It’s rare that I find a book that I instantly want to finish as soon as I can, not because I want the experience over and done with as quickly as possible (I can think of a few of those) but rather because I want to mine its depths in as short a time as possible. I can think of only a few such books on my bookshelves and Healing the Family Tree is going to join them.
Dr Kenneth McAll’s thesis in this re-release of a classic text is quite simple – celebrating the Eucharist with those who exhibit any number of spiritual and psychiatric problems and on behalf of those who have deceased without a Christian committal has powerful spiritual consequences. At first the notion seems bizarre, but McAll takes us through example after example of where this has been highly efficacious. The technique is simple – draw up a family tree of the person who requires healing today and go back through their family history to see if there are people who have died without being given a proper funeral. These can be adults or they can be unborn children (an interesting number of cases were of those related to babies who had been stillborn or miscarried). The person is named and that name written and placed on the altar in the context of the Eucharist and then the merits of Christ and his victory in Resurrection are proclaimed for the deceased in bread and wine. The effects in the lives of those in need of healing are often astonishing.
The idea of praying for the dead may at first be abhorrent to those from a more protestant tradition, but McAll is certainly not suggesting a practice similar to the Roman idea of attaining merit for those in purgatory. Rather, the emphasis is on providing closure and healing for those present today and to destroy and generational curses or wounding. The eternal fate of those who have died is already determined in the hands of Jesus long before any Eucharist takes place but there may be spiritual consequences of broken people dying without proper committal. Indeed, chains of occult practice or freemasonry or other manifestations of evil can linger on in family lines if the blood of Christ does not wash them away.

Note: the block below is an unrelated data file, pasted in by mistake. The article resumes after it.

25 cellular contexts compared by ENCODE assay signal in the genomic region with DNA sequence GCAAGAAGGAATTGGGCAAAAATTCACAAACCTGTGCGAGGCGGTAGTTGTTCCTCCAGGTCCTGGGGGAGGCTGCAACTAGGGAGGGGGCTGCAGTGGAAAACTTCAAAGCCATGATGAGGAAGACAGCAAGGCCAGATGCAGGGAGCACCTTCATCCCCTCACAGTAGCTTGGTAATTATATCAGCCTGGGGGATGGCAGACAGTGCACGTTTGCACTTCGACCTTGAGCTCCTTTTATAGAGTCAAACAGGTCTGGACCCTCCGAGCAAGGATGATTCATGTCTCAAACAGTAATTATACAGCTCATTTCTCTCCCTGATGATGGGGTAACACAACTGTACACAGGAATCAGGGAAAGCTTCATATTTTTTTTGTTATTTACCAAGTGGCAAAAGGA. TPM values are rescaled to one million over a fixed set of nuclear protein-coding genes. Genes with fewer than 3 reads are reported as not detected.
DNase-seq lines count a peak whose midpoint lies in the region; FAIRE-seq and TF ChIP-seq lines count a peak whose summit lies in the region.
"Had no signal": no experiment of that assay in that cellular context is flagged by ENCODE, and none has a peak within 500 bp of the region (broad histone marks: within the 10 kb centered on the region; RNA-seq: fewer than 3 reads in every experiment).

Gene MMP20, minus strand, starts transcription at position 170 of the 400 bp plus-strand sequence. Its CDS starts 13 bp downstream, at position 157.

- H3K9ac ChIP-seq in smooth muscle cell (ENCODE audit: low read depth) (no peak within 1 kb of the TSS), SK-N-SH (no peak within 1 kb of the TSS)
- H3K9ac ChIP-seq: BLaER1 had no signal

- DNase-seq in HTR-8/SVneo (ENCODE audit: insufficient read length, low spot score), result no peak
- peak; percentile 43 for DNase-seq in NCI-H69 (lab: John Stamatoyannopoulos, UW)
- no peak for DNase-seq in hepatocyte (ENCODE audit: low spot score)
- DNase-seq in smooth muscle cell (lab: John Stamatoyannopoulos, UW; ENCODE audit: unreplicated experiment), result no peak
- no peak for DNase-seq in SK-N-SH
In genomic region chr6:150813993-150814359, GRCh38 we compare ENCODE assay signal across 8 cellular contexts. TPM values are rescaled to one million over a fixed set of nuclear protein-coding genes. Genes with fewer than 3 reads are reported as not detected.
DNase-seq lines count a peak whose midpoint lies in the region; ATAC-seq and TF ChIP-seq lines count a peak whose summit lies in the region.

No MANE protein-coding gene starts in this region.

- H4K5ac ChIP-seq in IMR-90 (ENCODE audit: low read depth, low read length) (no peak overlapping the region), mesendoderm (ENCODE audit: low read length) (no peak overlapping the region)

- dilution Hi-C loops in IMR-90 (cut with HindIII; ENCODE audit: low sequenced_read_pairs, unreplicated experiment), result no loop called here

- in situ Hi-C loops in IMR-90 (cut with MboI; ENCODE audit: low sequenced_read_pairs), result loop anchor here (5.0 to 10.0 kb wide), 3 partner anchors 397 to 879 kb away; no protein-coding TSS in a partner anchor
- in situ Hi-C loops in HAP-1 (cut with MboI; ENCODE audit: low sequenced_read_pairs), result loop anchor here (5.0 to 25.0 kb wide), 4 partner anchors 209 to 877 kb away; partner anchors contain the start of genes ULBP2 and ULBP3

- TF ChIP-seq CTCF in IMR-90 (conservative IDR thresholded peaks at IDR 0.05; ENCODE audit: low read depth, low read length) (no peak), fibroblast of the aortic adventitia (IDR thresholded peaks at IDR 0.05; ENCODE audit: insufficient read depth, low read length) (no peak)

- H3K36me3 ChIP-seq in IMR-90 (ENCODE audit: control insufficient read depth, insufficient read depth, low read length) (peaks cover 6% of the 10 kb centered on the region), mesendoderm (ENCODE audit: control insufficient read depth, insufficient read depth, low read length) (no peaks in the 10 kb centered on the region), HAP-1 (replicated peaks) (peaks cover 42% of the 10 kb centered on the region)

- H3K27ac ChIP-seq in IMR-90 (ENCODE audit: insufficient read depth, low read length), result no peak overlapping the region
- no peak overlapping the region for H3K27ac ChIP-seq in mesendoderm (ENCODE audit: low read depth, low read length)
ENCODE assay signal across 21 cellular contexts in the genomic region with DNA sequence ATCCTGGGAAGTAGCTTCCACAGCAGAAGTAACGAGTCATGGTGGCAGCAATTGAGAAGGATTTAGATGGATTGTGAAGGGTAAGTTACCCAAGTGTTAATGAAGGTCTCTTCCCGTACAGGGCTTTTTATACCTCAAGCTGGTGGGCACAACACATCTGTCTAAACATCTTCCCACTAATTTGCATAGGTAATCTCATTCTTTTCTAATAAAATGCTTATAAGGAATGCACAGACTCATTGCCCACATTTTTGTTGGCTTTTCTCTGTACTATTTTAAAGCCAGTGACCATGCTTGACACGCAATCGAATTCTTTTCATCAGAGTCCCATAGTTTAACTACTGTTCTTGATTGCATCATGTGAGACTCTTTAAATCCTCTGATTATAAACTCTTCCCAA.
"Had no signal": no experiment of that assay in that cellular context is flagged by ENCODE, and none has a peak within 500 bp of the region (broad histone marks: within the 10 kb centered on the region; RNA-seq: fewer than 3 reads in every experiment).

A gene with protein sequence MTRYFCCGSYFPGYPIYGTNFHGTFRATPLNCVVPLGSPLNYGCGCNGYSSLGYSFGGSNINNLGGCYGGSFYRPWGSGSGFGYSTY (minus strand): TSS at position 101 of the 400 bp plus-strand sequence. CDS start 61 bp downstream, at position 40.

My experience of the idea of a Votive Eucharist began with the funeral of my godfather in Austria back in 1998. For the first time I began to see the merit in representing Christ’s victory for and on behalf of an individual or a specific purpose. If Christ’s victory on the cross is the most powerful and healing event in all history and if the Eucharist has been given to the Church as not only a thanksgiving for that victory but also a proclamation of it’s real presence in the community of those saved, why should it seem bizarre to declare Christ’s victory in the life of an individual. One of the most beautiful funerals I have ever been to was for the wife of a Roman Catholic friend in my last parish – it was an enormously joyous affair with the Mass at the centre of the service, celebrated and proclaimed as the real present sign of the hope that the deceased had died in.
Reading Healing the Family Tree makes me as a priest want to go out and perform such votive Eucharists. There is a sense that in certain parts of the Reformed Catholic tradition we have lost sight of the power of the proclamation of Christ’s victory in bread and wine, that in running away from erroneous doctrines like purgatory and transubstantiation we have also turned our backs on the hidden depths of this great Dominical sacrament.
A remarkable book with a remarkable inspiration for those who read it.
Do Buy if… you want to explore aspects of the healing ministry centered in liturgical practice
Don’t Buy if… the idea of praying for the dead, even to bring healing for the living, is a complete non-starter
10 out of 10